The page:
However, the issue of the federating units’ rights has been superseded in seriousness by the rise of religious pretenders to power. While the founding father did argue that Pakistan was not meant to be a laboratory of faith, they undermined, wittingly or unwittingly, every secular strand of national unity. Their successors rose to power by flouting democratic authority and relied on religious rhetoric to legitimise their regimes. Being unfamiliar themselves with the liberal tradition of Islam, they allowed the conservative clerics to dominate the religious discourse. Each new constitutional text enlarged the political space for the forces of theocracy.

General Zia-ul-Haq’s decision to pervert the concept of jihad and install the conservative tribals as dispensers of sovereign rights made it possible for them to first claim a right to impose their writ in their mountainous hideouts and finally to seize Pakistan or a part of it for themselves. At the moment, Pakistan’s armed forces alone appear to have the capacity to thwart them but no one can say as to how long this cover will be available to the beleaguered state.

The state’s weakness in facing the threat from the north, which ironically used to be invoked for quite a long time, by Muslims and non-Muslims alike, to frighten the rulers of the sub-continent, has been compounded by its failure to resolve the democratic forces’ contradiction with the feudal social structures on the one hand and the praetorian adventurers on the other.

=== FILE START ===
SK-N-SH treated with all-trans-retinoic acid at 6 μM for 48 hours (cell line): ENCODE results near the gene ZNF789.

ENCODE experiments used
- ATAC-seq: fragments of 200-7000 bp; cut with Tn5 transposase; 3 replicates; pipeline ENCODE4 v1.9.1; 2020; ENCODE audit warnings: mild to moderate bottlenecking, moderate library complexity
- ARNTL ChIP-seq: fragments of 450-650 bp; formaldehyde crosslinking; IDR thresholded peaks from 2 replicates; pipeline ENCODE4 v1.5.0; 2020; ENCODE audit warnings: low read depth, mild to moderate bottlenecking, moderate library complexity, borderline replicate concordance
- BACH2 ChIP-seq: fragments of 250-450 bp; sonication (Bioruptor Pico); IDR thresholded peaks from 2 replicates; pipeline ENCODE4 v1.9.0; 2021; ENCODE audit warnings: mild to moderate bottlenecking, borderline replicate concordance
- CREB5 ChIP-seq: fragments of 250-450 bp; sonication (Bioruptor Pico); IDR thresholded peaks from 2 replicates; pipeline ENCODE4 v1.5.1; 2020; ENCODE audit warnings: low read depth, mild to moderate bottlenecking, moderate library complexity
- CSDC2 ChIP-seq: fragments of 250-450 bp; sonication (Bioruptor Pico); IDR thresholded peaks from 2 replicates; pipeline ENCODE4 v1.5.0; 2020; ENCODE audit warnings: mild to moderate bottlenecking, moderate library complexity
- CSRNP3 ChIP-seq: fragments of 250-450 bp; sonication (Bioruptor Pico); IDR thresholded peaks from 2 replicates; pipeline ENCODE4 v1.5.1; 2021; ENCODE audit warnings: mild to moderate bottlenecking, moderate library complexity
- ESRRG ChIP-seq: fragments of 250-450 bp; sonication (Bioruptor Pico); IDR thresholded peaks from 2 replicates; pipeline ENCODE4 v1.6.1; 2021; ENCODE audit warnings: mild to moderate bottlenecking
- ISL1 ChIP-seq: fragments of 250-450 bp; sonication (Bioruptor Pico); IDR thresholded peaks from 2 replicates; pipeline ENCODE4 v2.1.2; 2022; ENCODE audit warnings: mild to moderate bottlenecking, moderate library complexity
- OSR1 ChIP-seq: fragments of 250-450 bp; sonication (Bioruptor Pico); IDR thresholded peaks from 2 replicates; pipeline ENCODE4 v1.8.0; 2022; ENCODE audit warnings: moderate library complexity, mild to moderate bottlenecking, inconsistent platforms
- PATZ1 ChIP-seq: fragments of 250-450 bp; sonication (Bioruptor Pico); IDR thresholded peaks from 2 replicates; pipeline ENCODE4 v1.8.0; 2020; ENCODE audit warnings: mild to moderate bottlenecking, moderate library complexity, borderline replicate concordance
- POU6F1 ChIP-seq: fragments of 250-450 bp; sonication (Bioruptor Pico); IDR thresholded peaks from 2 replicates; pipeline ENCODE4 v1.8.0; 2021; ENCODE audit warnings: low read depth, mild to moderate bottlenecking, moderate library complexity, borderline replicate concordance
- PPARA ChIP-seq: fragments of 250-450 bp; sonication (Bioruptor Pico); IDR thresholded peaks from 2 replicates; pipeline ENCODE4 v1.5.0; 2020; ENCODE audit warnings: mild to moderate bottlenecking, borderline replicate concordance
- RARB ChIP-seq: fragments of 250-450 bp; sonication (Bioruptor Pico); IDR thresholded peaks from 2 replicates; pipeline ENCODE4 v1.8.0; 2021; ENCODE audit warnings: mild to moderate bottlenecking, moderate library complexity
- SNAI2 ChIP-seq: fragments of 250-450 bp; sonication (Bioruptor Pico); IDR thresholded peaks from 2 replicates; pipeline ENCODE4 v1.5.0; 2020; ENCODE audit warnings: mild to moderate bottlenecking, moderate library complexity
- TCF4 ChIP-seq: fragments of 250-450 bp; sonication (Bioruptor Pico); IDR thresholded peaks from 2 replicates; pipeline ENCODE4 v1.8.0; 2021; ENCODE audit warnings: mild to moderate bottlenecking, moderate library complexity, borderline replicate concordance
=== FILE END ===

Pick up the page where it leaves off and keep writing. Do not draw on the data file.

The political actors responsible for guiding the short and largely painless struggle for Pakistan had extremely limited exposure to democratic ideas. Many of them viewed the creation of a new state through democratic-sounding devices as a means of perpetuating their feudal privileges. The feudals that had been trained as the colonial power’s auxiliary force had little difficulty in guaranteeing their victories in electoral contests. So useful was feudal culture in depriving the masses of their right to power that even non-feudals that were catapulted into seats of power ran the state and its economy in the style of feudals. Pakistan remains a feudal state which is prepared to compromise with any claimant to share in power except the disadvantaged citizenry. By refusing to liquidate feudalism, Pakistan has condemned itself to the status of anachronism.